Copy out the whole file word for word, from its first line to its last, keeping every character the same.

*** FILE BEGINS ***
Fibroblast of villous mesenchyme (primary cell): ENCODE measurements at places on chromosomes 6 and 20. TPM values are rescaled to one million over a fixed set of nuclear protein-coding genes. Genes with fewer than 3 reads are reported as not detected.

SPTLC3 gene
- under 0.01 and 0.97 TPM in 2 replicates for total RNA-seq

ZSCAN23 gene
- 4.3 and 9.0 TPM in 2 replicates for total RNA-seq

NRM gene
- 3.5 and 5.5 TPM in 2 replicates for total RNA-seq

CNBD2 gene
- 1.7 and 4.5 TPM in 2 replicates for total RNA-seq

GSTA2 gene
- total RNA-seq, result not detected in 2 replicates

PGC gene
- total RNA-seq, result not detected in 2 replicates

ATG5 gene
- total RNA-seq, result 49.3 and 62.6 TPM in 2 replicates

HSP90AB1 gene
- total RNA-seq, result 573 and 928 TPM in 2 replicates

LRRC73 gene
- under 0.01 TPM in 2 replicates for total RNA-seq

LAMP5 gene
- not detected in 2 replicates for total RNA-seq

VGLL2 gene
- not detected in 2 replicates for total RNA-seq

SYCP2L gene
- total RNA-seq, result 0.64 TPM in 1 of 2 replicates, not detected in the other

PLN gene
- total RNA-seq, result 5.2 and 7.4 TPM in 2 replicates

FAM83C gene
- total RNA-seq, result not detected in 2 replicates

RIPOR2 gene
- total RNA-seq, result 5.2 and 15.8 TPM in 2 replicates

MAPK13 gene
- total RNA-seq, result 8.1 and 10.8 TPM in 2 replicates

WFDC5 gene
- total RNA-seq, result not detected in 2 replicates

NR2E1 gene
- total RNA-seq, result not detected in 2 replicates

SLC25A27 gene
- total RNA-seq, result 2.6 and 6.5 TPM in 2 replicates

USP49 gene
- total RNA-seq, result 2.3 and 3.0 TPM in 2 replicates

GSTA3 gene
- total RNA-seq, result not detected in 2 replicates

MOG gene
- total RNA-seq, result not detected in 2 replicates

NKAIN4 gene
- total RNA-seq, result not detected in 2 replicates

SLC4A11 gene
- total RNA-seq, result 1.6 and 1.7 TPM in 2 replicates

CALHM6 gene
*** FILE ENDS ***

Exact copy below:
Fibroblast of villous mesenchyme (primary cell): ENCODE measurements at places on chromosomes 6 and 20. TPM values are rescaled to one million over a fixed set of nuclear protein-coding genes. Genes with fewer than 3 reads are reported as not detected.

SPTLC3 gene
- under 0.01 and 0.97 TPM in 2 replicates for total RNA-seq

ZSCAN23 gene
- 4.3 and 9.0 TPM in 2 replicates for total RNA-seq

NRM gene
- 3.5 and 5.5 TPM in 2 replicates for total RNA-seq

CNBD2 gene
- 1.7 and 4.5 TPM in 2 replicates for total RNA-seq

GSTA2 gene
- total RNA-seq, result not detected in 2 replicates

PGC gene
- total RNA-seq, result not detected in 2 replicates

ATG5 gene
- total RNA-seq, result 49.3 and 62.6 TPM in 2 replicates

HSP90AB1 gene
- total RNA-seq, result 573 and 928 TPM in 2 replicates

LRRC73 gene
- under 0.01 TPM in 2 replicates for total RNA-seq

LAMP5 gene
- not detected in 2 replicates for total RNA-seq

VGLL2 gene
- not detected in 2 replicates for total RNA-seq

SYCP2L gene
- total RNA-seq, result 0.64 TPM in 1 of 2 replicates, not detected in the other

PLN gene
- total RNA-seq, result 5.2 and 7.4 TPM in 2 replicates

FAM83C gene
- total RNA-seq, result not detected in 2 replicates

RIPOR2 gene
- total RNA-seq, result 5.2 and 15.8 TPM in 2 replicates

MAPK13 gene
- total RNA-seq, result 8.1 and 10.8 TPM in 2 replicates

WFDC5 gene
- total RNA-seq, result not detected in 2 replicates

NR2E1 gene
- total RNA-seq, result not detected in 2 replicates

SLC25A27 gene
- total RNA-seq, result 2.6 and 6.5 TPM in 2 replicates

USP49 gene
- total RNA-seq, result 2.3 and 3.0 TPM in 2 replicates

GSTA3 gene
- total RNA-seq, result not detected in 2 replicates

MOG gene
- total RNA-seq, result not detected in 2 replicates

NKAIN4 gene
- total RNA-seq, result not detected in 2 replicates

SLC4A11 gene
- total RNA-seq, result 1.6 and 1.7 TPM in 2 replicates

CALHM6 gene